I used to do occasional “inside baseball” posts about running a small press, like this one from four (!) years ago. I guess it’s been a while. I find them clarifying, and usually after I write one I change something about how I “do business.” With that in mind, here are some numbers and thoughts related to Publishing Genius’s book submissions currently and throughout history. This year’s open submission period ends at 11:59pm on Monday.
Last year Publishing Genius didn’t even have an open period, but that doesn’t mean that I didn’t accept books from submissions. It’s just that I was still working through 2012’s manuscripts. There were about 400 that year, and it took me too long to figure out my responsibility to each one. It’s really hard to honor every book, and I think I was intimidated by the force of dreams coming at me like a big, wet wave. I know the excitement of finishing a writing project—big or small—and the intense hope that comes with sending it off. READ MORE >
5 ways to get elias to like you
buy him an expensive dinner, an expensive outfit, or something expensive that he would like
tell elias about yourself but don’t talk too much about yourself or elias will tune you out
never under any circumstance tell elias that he’s your second favorite person
if you call elias in the middle of the night, please have something important to say to him (i.e. elias i just bought you a super expensive outfit) or he will terminate your relationship
do not bore elias under any circumstance
jonathan franzen despises elias
jonathan franzen does not like elias for some reason. it’s probably because elias writes a lot on the internet and jonathan franzen doesn’t know how to use the internet properly
elias grew up in greece
elias was a happy child in greece. he was super popular and everyone loved him. if this is a surprise to you, then you have a lot more to learn about elias
In late April I read with Kevin Sampsell and Jay Ponteri in Nathan Curtis Warner’s LYE:WORDS at Pond Gallery.
Kevin had a projector set up and interrupted reading from his book to show his Collages. Sometimes they contained text, and sometimes they didn’t. Sometimes Kevin read the Collage text. . .Regardless, I was quite taken by them. . .And so I asked Kevin if I could feature some of them here on htmlgiant.
What follows, then is a Q & A we did with Kevin’s Collages interspersed.
Rauan: How did you get started doing Collages ??
Kevin: I was inspired by the cut-up experiments of William S. Burroughs and actually started doing word collages, mostly from newspaper headlines, about twenty years ago. I put out a weird little chapbook called Children’s Book in 1996 and I’ve always wanted to make a follow-up book. I’ve kept this big manila envelope of words ever since then, occasionally pulling it out and making funny cards and pictures with them and giving them to friends. But those were more about wordplay and odd language. At the beginning of this year, I decided I’d pull out that envelope and start making more collages, kind of as a break from writing. I started to look around at other collage stuff on-line and discovered this whole big vibrant world of collage artists and, more importantly, I started to seriously consider the use of altered images to play off the words. I discovered this book called The Age of Collage and it included profiles and work by a bunch of great artists doing amazing work with collage. This page on the publisher’s web site included videos of John Stezaker and Linder Sterling and I became hooked. Stezaker’s video was especially influential. I started to look at collage every moment that I could and I joined a bunch of collage groups on Facebook too. I started to put more importance on how the images in the collage were presented. Words are still important, but the images are equally so now. Something clicked in my brain and I’m starting to figure out things with images. How to play with them and make them do strange things. Making collages is like creating optical illusions sometimes. Like with writing fiction or poems, pretty much anything can happen.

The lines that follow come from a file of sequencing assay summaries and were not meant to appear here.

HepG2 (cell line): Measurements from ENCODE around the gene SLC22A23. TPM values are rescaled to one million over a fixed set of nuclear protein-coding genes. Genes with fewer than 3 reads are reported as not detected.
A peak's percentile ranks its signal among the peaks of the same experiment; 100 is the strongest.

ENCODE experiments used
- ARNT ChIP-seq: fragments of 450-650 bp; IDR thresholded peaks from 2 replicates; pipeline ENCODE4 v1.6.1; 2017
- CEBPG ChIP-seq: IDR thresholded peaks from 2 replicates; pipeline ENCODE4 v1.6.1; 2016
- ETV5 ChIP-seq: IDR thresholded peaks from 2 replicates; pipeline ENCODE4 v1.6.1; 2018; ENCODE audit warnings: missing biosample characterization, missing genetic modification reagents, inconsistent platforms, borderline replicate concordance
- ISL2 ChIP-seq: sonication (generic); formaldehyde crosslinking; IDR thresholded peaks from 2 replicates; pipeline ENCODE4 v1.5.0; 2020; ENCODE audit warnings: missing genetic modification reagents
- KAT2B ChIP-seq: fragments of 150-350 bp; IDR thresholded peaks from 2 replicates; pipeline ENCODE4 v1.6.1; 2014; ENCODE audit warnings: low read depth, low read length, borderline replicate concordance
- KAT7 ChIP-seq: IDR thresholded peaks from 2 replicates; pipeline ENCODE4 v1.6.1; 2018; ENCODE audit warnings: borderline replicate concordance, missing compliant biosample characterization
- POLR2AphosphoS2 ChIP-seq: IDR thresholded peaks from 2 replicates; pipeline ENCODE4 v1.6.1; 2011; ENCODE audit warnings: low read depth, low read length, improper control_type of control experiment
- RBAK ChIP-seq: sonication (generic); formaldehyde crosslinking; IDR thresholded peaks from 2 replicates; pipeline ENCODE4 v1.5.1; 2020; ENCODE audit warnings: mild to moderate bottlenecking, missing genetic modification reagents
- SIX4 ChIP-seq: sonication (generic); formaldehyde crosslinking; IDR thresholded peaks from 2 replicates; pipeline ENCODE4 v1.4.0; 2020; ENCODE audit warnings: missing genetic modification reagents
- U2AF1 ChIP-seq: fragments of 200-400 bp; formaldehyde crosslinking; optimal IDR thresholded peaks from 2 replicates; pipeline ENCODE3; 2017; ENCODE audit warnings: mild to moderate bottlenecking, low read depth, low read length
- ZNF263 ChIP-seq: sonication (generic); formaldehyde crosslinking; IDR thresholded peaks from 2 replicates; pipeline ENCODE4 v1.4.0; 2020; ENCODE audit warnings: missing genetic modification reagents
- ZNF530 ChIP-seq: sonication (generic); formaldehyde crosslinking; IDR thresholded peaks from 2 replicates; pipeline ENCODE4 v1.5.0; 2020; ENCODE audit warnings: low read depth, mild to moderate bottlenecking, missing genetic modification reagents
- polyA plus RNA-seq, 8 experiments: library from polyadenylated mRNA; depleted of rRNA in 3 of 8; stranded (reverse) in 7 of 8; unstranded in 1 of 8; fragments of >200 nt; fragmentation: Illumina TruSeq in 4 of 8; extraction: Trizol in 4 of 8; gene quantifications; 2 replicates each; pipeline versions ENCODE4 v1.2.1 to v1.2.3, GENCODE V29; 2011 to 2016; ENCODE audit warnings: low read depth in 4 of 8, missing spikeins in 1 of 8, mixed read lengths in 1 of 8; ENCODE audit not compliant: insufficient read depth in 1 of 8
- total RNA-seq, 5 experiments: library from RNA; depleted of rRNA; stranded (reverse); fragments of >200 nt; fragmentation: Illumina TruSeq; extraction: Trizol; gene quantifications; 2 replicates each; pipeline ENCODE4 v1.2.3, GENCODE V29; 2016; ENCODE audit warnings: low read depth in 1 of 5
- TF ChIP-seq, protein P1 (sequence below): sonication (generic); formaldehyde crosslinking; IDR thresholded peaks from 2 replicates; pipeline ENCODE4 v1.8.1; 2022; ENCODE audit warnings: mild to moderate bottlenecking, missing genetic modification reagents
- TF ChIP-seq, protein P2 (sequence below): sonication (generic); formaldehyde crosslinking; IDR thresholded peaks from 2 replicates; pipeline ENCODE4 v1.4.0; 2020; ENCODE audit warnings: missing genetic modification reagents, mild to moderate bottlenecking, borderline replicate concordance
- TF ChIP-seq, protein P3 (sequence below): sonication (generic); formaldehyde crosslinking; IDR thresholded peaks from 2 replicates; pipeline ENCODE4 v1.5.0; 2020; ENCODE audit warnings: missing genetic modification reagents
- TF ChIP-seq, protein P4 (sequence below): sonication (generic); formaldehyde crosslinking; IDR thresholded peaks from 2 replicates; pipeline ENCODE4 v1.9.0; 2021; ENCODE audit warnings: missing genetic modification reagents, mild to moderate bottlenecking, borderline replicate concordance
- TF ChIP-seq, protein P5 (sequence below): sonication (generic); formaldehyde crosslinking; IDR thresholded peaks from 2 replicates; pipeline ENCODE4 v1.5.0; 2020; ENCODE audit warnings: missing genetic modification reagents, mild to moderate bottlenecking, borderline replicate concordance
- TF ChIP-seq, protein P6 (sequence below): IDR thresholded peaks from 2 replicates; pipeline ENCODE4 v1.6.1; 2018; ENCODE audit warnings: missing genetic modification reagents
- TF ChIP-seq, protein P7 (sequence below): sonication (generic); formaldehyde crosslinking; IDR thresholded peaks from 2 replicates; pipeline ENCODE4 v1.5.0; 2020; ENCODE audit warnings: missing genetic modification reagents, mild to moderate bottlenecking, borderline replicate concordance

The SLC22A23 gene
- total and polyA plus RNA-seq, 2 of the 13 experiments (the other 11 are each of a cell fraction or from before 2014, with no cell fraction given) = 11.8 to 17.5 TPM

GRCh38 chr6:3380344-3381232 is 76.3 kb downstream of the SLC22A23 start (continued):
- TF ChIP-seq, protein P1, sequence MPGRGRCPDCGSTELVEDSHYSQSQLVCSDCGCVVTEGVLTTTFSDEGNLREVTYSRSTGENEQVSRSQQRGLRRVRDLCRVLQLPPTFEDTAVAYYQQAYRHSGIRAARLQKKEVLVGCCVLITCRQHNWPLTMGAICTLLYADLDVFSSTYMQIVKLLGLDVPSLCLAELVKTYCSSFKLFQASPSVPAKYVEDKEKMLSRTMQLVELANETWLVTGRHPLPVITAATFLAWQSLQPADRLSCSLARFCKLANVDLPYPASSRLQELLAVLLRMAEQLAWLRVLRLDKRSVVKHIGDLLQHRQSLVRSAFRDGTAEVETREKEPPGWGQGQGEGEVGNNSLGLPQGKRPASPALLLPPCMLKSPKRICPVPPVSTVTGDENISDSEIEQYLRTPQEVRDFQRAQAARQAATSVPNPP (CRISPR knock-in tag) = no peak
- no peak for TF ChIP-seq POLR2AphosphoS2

For me, collage is all about seeing, as opposed to writing READ MORE >
There was a year during which I essentially told my brain that the way to become a writer was to get published by McSweeney’s Internet Tendency. During that year I wrote a loooooootttt of things that are totally unusable for any other place and which were trying to get the right tone for that site. In retrospect, I fully blame the editor for always sending me back kind and personalized rejections which encouraged me—or at least I thought they did—to try again. Eventually, I stopped writing Open Letters, Monologues and Lists, but I think I owe my decision to try writing more to that editor and his charming rejections.